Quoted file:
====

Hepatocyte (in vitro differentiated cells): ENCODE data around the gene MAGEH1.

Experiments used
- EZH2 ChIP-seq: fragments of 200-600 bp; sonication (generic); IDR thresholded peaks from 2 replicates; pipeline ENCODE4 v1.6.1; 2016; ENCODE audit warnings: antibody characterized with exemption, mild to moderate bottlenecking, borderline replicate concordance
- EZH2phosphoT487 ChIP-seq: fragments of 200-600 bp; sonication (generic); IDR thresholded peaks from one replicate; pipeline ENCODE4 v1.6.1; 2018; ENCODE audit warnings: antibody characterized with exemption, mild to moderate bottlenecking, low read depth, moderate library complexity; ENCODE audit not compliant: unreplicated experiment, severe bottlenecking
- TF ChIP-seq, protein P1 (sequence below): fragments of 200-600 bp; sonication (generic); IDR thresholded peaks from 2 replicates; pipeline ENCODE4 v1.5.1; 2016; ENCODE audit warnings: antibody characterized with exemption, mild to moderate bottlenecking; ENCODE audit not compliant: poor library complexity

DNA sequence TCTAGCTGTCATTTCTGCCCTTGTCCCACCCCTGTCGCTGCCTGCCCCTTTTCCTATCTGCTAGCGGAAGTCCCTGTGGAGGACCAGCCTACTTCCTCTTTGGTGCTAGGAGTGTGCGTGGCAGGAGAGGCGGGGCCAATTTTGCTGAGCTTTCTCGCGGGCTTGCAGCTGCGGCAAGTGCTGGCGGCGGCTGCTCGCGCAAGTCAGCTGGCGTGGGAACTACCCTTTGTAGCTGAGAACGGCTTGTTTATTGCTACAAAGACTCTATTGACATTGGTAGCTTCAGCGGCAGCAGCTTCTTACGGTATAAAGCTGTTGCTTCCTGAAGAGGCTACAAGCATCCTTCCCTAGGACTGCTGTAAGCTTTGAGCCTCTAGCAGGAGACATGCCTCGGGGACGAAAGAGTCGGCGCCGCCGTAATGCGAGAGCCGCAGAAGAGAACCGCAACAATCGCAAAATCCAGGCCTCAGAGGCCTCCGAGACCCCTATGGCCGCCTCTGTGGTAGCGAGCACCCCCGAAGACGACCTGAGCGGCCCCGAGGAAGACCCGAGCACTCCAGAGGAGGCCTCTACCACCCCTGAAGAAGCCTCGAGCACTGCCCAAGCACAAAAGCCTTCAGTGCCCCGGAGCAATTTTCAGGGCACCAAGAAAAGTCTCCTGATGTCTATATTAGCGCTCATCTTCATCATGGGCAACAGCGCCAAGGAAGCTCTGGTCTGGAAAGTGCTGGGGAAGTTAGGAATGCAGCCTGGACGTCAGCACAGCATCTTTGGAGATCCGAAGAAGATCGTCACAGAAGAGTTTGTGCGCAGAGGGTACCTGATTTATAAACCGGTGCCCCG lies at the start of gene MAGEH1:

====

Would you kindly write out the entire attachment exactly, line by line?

Hepatocyte (in vitro differentiated cells): ENCODE data around the gene MAGEH1.

Experiments used
- EZH2 ChIP-seq: fragments of 200-600 bp; sonication (generic); IDR thresholded peaks from 2 replicates; pipeline ENCODE4 v1.6.1; 2016; ENCODE audit warnings: antibody characterized with exemption, mild to moderate bottlenecking, borderline replicate concordance
- EZH2phosphoT487 ChIP-seq: fragments of 200-600 bp; sonication (generic); IDR thresholded peaks from one replicate; pipeline ENCODE4 v1.6.1; 2018; ENCODE audit warnings: antibody characterized with exemption, mild to moderate bottlenecking, low read depth, moderate library complexity; ENCODE audit not compliant: unreplicated experiment, severe bottlenecking
- TF ChIP-seq, protein P1 (sequence below): fragments of 200-600 bp; sonication (generic); IDR thresholded peaks from 2 replicates; pipeline ENCODE4 v1.5.1; 2016; ENCODE audit warnings: antibody characterized with exemption, mild to moderate bottlenecking; ENCODE audit not compliant: poor library complexity

DNA sequence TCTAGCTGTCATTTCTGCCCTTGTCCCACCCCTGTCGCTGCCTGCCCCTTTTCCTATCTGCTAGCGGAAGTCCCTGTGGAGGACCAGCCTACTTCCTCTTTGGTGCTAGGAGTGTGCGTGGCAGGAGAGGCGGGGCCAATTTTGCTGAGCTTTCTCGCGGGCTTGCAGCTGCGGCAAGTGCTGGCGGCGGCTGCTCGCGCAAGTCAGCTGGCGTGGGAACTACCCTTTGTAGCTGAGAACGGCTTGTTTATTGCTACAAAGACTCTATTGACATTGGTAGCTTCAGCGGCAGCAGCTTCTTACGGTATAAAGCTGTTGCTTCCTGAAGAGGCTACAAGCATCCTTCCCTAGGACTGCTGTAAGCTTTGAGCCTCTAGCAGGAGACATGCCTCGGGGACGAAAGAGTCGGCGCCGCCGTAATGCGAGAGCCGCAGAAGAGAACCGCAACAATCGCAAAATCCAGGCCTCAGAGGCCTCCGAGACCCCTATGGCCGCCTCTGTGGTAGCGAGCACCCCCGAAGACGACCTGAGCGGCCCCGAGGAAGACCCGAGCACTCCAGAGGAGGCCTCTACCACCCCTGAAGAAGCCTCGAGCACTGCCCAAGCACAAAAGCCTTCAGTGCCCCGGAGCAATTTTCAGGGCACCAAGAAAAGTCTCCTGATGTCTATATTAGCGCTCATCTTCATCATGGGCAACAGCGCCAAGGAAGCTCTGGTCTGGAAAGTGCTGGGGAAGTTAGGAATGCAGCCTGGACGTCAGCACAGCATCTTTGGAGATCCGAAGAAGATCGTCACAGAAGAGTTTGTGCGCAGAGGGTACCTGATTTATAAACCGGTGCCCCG lies at the start of gene MAGEH1: